October 2, 2017

"I Just Want You"

Nap time is never a guaranteed thing at our house. My wife very cleverly started calling it "rest time," so our oldest could play by herself in her room while the youngest slept, also giving Katie some time to relax before the afternoon craziness that would inevitably come.

I have tried to keep rest time going during my tenure as the stay at home parent, but it is becoming increasingly difficult. Ellie started getting into an Amazon show called Creative Galaxy, which is a fun little cartoon that encourages kids to approach problems through creativity. At the end, it shows live action kids doing art projects, which always inspires Ellie to do the same. Suddenly, rest time has become "art project time," which involves a constant interruption for paper, scissors, crayons, glue, etc. I think of myself as a pretty creative guy, so I hate to stifle her own endeavors, but it is cutting into my own time, which is when I usually write or do house projects.

So this has been the little daily battle that has been going on while my youngest slumbers away peacefully. I usually try to play with Ellie a little and then shut the door for rest time, but she always retorts with, "But Daddy, I'm not tired." I assure her that it is important to be by yourself sometimes as a means to rest, but "introvert" is a word that means nothing to her right now, so this is typically futile. Eventually, I shut the door and she becomes sad, eventually playing quietly until she needs more paper to cut and a refill of tape.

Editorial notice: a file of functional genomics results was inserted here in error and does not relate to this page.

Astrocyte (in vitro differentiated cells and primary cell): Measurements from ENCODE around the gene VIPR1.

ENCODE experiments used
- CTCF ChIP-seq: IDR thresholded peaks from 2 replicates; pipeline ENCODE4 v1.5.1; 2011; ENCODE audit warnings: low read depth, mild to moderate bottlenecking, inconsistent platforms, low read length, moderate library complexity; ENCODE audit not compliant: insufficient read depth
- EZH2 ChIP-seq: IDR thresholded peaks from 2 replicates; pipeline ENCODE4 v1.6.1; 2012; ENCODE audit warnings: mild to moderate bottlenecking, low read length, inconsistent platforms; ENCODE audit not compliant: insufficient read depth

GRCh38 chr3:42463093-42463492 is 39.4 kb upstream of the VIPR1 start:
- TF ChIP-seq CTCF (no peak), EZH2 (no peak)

Today was much the same, but when I told her it was rest time, she got very somber and hugged my leg. "What do you want, Ellie?" I asked. "Daddy, I just want you," she replied, and squeezed a little tighter. The words melted me, and I laid down to play for another 15-20 minutes before calling it rest time and coming to the computer to write this blog post.

These were powerful words coming from my three year-old, expressing what is likely one of the deepest desires of her little beating heart. But they struck me deeply as well, because I think that's exactly what God wants to hear from us; though if I'm honest, it's rarely what I want. Sure, I want to know God, and I know the more I get to know him, the more of him I will want. But there are so many things in this life that I also want, that overshadow his relationship far too often. It's the worst kind of eclipse -- one that happens every day -- the beauty of creative pursuits perverted as they take the place of the only thing that can truly fulfill, the only One who can.

It is no wonder that Jesus valued children so much, as through their words can we catch a glimpse of our own relationship with God. Even then, sometimes I find it difficult to believe that this could even be what God wants from us. But then I read verses like this, and my mind is changed, and my heart leans a little closer to the God who so strongly wants it to:
The Lord appeared to him from far away. I have loved you with an everlasting love; therefore I have continued my faithfulness to you. (Jeremiah 31:3)  
But God shows his love for us in that while we were still sinners, Christ died for us. (Romans 5:8) 
Beloved, let us love one another, for love is from God, and whoever loves has been born of God and knows God. Anyone who does not love does not know God, because God is love. (1 John 4:7-8)   
Behold, I stand at the door and knock. If anyone hears my voice and opens the door, I will come in to him and eat with him, and he with me. (Revelation 3:20)
Draw near to God, and he will draw near to you (James 4:8a)  
For Christ also suffered once for sins, the righteous for the unrighteous, that he might bring us to God... (1 Peter 3:18a)